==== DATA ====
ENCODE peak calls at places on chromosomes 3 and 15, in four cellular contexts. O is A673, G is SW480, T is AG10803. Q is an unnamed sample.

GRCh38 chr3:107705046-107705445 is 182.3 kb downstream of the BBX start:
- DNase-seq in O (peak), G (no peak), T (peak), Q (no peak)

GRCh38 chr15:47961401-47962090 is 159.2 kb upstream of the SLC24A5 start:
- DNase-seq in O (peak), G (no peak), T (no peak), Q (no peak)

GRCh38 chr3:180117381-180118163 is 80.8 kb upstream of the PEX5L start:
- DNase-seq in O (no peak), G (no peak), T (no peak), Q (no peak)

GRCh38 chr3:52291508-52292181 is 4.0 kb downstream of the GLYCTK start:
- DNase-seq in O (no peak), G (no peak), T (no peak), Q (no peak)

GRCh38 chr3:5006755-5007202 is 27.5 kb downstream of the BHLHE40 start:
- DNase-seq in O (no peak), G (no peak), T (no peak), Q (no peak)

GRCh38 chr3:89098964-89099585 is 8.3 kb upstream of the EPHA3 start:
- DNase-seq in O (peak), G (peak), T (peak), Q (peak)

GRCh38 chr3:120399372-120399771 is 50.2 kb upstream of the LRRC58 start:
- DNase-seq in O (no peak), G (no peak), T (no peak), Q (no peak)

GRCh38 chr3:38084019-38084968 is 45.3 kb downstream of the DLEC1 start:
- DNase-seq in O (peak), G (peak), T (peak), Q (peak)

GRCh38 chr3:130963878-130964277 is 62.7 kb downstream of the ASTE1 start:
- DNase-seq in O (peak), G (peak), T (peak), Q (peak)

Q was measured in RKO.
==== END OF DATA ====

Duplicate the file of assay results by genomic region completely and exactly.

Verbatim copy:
ENCODE peak calls at places on chromosomes 3 and 15, in four cellular contexts. O is A673, G is SW480, T is AG10803. Q is an unnamed sample.

GRCh38 chr3:107705046-107705445 is 182.3 kb downstream of the BBX start:
- DNase-seq in O (peak), G (no peak), T (peak), Q (no peak)

GRCh38 chr15:47961401-47962090 is 159.2 kb upstream of the SLC24A5 start:
- DNase-seq in O (peak), G (no peak), T (no peak), Q (no peak)

GRCh38 chr3:180117381-180118163 is 80.8 kb upstream of the PEX5L start:
- DNase-seq in O (no peak), G (no peak), T (no peak), Q (no peak)

GRCh38 chr3:52291508-52292181 is 4.0 kb downstream of the GLYCTK start:
- DNase-seq in O (no peak), G (no peak), T (no peak), Q (no peak)

GRCh38 chr3:5006755-5007202 is 27.5 kb downstream of the BHLHE40 start:
- DNase-seq in O (no peak), G (no peak), T (no peak), Q (no peak)

GRCh38 chr3:89098964-89099585 is 8.3 kb upstream of the EPHA3 start:
- DNase-seq in O (peak), G (peak), T (peak), Q (peak)

GRCh38 chr3:120399372-120399771 is 50.2 kb upstream of the LRRC58 start:
- DNase-seq in O (no peak), G (no peak), T (no peak), Q (no peak)

GRCh38 chr3:38084019-38084968 is 45.3 kb downstream of the DLEC1 start:
- DNase-seq in O (peak), G (peak), T (peak), Q (peak)

GRCh38 chr3:130963878-130964277 is 62.7 kb downstream of the ASTE1 start:
- DNase-seq in O (peak), G (peak), T (peak), Q (peak)

Q was measured in RKO.